I thought it might be helpful to post a few tips for taking photos of you and your friends and family outdoors.  As always, I must reiterate that I am not a professional photographer so these tips are designed to be beginner-friendly and simple.  Without further ado, here are 5 steps to taking FUN photos of your family and friends this summer:

1) Avoid heavy shadows and full sun. If you only read one tip, this is the one to take to heart.  Honestly, I take a LOT of photos and this one still gets me, too.  Sometimes you are outside and the sun is just not on your side.  However, as much as you can, be aware of where the shadows are falling.  A dark shadow on someone’s face can ruin a great photo.  Sometimes you can simply ask the person to take a few steps to one side to end up in a better spot.  Your goal is soft, diffused light.  If you are planning to take a bunch of family photos, try for early morning or late afternoon.  Cloudy days are best, but sometimes you can find a spot with flat, even shade on a sunny day as well.  Full sun (like in the middle of a grassy field) will just wash everything out and can tire out your subjects, too.  No one likes squinting in bright light only to have a bunch of so-so pictures!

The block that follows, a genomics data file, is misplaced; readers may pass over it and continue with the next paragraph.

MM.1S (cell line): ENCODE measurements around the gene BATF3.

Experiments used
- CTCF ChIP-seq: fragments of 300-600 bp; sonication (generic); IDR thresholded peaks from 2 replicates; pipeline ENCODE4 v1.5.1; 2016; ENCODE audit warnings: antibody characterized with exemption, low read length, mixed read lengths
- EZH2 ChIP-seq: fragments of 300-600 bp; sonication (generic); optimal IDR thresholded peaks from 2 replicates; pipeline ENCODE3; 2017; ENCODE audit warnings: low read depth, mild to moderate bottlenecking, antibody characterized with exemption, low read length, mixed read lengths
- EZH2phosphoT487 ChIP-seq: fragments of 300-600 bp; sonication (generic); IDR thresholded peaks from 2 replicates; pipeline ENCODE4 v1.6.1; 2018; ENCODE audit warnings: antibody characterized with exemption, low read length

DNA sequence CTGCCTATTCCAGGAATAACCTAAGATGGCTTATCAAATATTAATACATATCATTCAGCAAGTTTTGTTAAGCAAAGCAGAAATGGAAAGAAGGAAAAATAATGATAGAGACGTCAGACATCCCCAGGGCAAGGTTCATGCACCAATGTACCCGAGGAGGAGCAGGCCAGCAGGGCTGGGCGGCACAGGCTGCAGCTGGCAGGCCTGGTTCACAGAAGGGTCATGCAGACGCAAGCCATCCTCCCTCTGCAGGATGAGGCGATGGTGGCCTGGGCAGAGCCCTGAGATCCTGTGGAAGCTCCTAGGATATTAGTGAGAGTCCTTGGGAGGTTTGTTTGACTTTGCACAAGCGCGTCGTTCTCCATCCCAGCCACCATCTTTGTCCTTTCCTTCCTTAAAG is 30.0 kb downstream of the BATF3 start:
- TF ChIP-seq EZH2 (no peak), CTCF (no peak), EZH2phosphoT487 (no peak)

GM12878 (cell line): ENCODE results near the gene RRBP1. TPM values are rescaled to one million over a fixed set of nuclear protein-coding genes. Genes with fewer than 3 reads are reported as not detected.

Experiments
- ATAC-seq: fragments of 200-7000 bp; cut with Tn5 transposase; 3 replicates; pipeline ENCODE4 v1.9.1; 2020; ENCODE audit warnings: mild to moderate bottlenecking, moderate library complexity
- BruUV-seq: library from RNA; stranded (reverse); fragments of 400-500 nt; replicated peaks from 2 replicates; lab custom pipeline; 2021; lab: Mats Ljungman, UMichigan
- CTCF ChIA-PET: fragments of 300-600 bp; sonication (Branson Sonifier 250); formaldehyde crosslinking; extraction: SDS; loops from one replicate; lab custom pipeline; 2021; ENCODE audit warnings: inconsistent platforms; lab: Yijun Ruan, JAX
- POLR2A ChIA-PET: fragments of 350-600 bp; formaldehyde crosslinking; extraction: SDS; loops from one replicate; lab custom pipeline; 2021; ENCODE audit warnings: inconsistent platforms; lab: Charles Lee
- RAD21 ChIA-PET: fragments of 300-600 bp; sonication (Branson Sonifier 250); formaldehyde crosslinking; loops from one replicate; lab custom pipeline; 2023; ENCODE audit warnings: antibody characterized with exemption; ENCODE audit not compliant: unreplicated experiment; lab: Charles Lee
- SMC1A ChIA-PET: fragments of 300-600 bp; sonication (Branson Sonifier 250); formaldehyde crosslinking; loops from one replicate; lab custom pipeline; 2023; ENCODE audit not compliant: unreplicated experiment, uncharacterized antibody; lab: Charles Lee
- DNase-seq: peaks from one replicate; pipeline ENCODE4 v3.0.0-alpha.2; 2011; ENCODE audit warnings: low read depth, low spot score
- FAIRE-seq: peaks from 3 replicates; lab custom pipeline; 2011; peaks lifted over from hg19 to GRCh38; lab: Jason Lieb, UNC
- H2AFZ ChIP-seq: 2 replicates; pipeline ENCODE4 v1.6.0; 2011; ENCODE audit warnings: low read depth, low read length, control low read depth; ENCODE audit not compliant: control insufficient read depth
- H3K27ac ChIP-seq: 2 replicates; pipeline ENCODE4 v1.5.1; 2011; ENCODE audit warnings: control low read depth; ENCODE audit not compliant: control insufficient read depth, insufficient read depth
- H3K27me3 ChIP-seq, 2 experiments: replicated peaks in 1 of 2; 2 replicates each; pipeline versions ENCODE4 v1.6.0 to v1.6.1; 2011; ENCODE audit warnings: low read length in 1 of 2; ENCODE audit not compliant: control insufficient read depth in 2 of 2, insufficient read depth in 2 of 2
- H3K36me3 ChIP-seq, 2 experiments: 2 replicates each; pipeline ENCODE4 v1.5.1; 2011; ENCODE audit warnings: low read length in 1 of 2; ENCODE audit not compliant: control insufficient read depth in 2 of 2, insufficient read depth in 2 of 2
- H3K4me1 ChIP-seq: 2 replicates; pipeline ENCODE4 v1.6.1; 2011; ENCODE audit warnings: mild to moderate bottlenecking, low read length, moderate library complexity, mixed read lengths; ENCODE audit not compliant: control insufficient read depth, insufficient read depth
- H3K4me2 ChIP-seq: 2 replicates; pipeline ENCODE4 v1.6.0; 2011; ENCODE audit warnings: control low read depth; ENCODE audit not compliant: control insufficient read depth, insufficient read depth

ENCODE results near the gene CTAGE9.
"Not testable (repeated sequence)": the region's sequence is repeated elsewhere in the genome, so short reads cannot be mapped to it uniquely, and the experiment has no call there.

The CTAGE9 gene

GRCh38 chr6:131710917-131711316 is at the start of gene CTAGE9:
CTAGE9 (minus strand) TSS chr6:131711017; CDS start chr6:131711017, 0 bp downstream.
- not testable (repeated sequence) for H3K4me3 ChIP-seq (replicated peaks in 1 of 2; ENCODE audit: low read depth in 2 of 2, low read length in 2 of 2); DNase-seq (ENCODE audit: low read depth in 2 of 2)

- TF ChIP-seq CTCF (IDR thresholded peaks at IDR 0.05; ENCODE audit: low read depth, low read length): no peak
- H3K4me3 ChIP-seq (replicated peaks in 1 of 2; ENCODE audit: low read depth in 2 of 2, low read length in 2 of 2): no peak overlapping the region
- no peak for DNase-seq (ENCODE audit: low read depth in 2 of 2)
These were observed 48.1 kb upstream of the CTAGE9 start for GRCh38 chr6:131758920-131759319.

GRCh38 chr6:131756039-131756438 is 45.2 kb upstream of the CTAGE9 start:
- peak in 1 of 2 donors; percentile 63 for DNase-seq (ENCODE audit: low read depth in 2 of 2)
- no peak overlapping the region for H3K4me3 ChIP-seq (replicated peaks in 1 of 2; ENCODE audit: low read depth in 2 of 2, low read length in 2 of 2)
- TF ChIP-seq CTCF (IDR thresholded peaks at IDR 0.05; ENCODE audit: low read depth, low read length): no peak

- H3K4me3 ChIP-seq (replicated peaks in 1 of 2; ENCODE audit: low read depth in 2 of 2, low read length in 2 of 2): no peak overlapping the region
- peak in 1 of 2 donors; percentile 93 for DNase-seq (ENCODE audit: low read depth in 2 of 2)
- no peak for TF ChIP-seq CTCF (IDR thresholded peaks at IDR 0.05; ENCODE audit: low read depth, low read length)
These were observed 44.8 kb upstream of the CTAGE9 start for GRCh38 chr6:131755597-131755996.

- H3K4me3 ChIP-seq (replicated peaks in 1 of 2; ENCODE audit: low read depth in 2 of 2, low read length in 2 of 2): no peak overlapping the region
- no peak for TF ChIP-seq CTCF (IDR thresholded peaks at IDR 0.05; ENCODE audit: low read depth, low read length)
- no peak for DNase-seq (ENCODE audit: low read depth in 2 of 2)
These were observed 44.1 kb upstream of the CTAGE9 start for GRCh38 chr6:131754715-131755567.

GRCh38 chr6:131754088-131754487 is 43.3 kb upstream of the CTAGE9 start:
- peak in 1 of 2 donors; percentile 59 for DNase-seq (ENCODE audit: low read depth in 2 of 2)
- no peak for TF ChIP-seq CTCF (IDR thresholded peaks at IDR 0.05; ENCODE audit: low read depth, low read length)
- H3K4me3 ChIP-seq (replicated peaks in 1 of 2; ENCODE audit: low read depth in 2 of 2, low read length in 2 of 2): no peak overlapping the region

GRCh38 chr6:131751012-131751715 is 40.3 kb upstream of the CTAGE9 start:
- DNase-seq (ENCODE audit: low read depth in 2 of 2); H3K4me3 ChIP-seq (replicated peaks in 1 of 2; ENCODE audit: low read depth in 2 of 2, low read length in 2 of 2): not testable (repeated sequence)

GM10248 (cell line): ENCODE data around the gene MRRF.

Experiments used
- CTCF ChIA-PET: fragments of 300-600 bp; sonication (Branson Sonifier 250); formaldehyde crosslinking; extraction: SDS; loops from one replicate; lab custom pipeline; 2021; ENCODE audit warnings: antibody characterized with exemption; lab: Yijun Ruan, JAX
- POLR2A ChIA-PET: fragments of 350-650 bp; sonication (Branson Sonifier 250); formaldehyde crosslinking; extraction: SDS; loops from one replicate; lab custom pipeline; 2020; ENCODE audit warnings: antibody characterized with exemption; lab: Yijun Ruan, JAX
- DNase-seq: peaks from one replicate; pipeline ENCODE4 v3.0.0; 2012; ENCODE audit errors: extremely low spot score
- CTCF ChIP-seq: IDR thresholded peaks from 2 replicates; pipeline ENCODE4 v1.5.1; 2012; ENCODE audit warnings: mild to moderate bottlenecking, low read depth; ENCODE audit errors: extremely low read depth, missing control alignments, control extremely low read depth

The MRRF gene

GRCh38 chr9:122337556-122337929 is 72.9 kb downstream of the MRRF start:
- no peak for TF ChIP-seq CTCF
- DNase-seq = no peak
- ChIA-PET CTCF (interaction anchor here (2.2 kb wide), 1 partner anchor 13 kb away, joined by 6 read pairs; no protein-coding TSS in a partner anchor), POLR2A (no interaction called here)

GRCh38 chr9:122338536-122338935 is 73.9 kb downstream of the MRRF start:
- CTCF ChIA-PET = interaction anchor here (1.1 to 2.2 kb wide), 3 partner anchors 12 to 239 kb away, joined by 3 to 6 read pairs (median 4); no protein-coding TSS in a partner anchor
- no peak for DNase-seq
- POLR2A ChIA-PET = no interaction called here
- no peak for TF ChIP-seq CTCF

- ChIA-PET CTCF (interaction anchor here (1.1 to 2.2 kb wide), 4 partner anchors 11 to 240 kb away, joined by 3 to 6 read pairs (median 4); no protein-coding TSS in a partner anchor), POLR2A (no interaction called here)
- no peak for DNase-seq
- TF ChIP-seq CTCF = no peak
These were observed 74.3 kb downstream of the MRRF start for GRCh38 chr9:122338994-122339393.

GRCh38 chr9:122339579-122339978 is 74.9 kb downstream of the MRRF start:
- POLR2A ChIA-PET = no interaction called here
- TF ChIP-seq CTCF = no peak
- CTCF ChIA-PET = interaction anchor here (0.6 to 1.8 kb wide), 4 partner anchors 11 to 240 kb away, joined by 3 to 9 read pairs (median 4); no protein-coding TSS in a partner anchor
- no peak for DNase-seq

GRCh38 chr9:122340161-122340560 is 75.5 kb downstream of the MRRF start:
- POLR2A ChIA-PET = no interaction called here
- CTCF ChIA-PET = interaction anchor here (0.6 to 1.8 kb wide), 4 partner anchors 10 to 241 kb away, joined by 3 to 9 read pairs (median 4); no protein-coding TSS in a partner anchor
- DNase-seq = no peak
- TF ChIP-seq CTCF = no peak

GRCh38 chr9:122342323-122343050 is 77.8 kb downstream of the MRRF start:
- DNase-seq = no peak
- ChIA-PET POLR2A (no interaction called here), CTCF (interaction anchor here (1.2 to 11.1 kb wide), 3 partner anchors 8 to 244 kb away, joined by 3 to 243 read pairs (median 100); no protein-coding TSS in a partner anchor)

2) Bring a remote + take a bunch. If you actually want to be IN your photo and not just behind the camera all the time, a remote can really help.  Yes, you can usually find a nice stranger to snap a photo for you, but even the most patient person is only going to take one or two shots at most and who knows what quality those pictures will be.  With the remote, you can snap a bunch of photos at a time.  My husband is great at finding a flat location to place the camera.  (Tripods are great for timer shots, but carrying the tripod is not.  Only bring it if you are really committed and photography is your primary purpose that day!)

3) PLAY. Loosen up.  Try something silly.  We always take a photo of us looking miserable wherever we go.  It immediately makes us laugh, and the next photo is usually a keeper.  Turns out, I happen to love the miserable shots, too.  Some of them are really funny.  Delete the ones that aren’t (like this gem I like to call “worst photo ever”) and move on.

Self-portrait

4) Go somewhere where you feel relaxed. Sometimes we expect the impossible.  We want the family to dress in uncomfortable clothing and hike to a remote location where we will not give them any food or water and then expect them to SMILE!  Do some of these turn out?  Sure.  However, if there is a wonderful, peaceful spot that you love and where you always feel happy — why not take some photos there?  What is your goal with these photos?  To remember how someone looks?  To document a time in your life?  Consider the memories of the day itself.  Some of my favorite photos are the natural ones where our hair is not perfect and we have a few bags under our eyes, but every memory of that day is filled with joy.